It is through your life of gospel witness
lived in community with others
that God desires to manifest
care and compassionate love
to those who are separated and estranged,
not only from their neighbors,
but also from their own uniqueness;
to those who suffer
from want, neglect, and injustice:
the poor, the weak, and the oppressed
of this world.
They too are called
the love of God with the world
through their own giftedness.
To me, Christian community, at its best, promotes healthy human development, strengthens and nurtures our relationships with one another and with God and responds to the challenge of the Gospel to love and care for one another and all people, especially those in most need.
In my life, I have been formed by such communities in varying degrees through family, friends, in school and parish. As a Xaverian Brother, I have had a wide variety of community experiences with other Brothers in groups ranging from as many as one hundred and twenty-five down to two. Of course, some of these experiences of community were more formative than others. I have also experienced community in the schools and offices where I have been called to minister. In these various Christian communities we responded to the Gospel call to meet the needs of the poor, the sick, homeless, and the victims of tragedies both near and far. We participated in fundraisers, selling candy and Christmas cards, making donations to “dress down” and sponsoring people in road races. We volunteered in soup kitchens, nursing homes and escorted groups of young people to distant places to assist those in dire need. We continue to be challenged to respond even more generously.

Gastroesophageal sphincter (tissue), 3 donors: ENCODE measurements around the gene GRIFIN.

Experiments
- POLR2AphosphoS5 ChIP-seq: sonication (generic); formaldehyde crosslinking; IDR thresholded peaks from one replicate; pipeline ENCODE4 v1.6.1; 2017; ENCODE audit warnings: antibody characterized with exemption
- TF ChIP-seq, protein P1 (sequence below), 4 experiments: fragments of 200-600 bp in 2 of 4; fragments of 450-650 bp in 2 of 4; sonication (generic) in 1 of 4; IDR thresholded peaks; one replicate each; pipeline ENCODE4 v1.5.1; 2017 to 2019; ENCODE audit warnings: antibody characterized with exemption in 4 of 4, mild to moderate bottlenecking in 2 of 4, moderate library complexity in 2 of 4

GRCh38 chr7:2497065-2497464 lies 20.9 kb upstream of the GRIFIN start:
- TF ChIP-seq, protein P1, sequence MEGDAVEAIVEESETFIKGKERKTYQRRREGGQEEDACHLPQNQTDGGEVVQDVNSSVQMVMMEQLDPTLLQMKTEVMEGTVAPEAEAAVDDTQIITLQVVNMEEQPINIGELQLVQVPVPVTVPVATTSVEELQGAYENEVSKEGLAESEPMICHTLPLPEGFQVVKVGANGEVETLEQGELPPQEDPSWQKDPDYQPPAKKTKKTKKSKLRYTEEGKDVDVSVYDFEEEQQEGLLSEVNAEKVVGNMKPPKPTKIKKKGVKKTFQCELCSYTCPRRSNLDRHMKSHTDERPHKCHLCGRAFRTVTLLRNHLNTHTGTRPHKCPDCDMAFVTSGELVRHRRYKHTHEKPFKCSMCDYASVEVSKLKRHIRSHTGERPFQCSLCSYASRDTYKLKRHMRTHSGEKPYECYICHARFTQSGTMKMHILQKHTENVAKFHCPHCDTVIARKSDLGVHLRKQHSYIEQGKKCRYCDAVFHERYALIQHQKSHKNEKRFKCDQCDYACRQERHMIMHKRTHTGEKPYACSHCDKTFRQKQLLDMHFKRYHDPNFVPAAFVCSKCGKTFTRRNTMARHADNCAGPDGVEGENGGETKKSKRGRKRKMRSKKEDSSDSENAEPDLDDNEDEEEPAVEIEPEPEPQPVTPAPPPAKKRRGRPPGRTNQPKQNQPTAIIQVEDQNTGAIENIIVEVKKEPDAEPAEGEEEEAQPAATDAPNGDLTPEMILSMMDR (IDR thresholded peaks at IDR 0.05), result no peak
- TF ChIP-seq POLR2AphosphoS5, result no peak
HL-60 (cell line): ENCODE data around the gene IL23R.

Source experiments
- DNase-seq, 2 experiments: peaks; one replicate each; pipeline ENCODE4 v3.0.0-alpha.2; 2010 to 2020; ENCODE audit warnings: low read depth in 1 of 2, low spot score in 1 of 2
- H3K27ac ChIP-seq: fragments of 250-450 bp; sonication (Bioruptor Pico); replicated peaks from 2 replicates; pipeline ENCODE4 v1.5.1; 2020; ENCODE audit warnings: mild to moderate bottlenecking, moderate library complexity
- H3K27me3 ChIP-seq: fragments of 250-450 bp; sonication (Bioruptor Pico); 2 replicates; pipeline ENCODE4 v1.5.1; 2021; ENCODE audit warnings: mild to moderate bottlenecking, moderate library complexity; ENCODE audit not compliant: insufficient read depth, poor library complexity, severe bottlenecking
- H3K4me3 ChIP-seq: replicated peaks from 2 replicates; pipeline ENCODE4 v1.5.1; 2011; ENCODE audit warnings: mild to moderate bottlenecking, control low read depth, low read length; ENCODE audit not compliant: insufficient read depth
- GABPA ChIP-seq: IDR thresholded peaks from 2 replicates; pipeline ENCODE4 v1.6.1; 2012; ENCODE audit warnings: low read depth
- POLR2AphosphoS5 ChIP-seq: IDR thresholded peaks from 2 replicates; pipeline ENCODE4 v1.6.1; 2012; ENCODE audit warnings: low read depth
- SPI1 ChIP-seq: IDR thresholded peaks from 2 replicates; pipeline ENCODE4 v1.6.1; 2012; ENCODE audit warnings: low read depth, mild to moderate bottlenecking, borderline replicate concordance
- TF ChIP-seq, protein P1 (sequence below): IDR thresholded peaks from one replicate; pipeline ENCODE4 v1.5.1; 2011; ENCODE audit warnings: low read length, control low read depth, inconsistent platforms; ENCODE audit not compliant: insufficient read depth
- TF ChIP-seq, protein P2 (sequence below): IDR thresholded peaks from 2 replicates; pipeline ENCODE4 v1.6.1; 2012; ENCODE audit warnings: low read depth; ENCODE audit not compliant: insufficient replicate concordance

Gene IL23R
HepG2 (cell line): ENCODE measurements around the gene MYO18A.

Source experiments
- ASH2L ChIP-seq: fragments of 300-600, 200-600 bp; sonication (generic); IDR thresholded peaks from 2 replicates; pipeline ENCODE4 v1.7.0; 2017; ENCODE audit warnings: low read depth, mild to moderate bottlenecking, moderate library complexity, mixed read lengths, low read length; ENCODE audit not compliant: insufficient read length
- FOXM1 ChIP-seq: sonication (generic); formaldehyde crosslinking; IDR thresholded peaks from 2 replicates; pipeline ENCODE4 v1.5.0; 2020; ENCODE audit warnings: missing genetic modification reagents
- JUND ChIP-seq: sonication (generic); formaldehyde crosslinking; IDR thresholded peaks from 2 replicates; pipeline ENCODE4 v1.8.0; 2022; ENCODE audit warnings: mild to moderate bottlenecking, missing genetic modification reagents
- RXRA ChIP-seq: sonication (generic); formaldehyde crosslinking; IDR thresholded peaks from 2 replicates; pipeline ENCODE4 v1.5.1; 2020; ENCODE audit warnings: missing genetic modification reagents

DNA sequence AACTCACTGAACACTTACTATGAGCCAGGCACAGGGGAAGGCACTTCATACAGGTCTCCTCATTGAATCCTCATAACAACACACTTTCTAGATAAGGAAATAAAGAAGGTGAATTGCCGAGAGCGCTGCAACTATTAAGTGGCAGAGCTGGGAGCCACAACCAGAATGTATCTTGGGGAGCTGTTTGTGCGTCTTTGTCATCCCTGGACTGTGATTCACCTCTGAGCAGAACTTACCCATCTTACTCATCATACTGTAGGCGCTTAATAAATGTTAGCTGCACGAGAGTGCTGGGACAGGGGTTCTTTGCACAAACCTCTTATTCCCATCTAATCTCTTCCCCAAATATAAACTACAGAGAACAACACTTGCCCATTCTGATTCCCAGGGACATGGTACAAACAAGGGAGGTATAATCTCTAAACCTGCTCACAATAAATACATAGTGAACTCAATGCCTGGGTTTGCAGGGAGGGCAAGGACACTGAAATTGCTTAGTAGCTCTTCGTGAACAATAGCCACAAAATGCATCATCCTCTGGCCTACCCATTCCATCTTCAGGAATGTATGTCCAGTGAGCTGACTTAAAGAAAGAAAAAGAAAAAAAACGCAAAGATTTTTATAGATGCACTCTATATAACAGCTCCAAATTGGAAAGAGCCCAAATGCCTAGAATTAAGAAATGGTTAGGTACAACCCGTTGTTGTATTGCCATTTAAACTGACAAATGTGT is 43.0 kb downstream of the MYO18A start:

The passage from the Fundamental Principles above, I believe, suggests that we adjust our focus to include those with whom we live and work, those with whom we strive to extend the compassionate love of Christ to others. They too may be experiencing estrangement and marginalization, quietly dealing with mental or physical illnesses and handicaps, fractured relationships, depression, and loneliness. Might more opportunities to love one another be closer to us that we realize?
Let us, as “A Description of the Xaverian Charism” says, “try our utmost to be approachable and available, as true brothers and sisters who welcome others and accompany them in the joys and sorrows of their lives.”
~Brother Paul Murray
1. Are there people you may take for granted, but who are in need of more care and compassionate love from you?
2. What are the obstacles that tend to hold you back?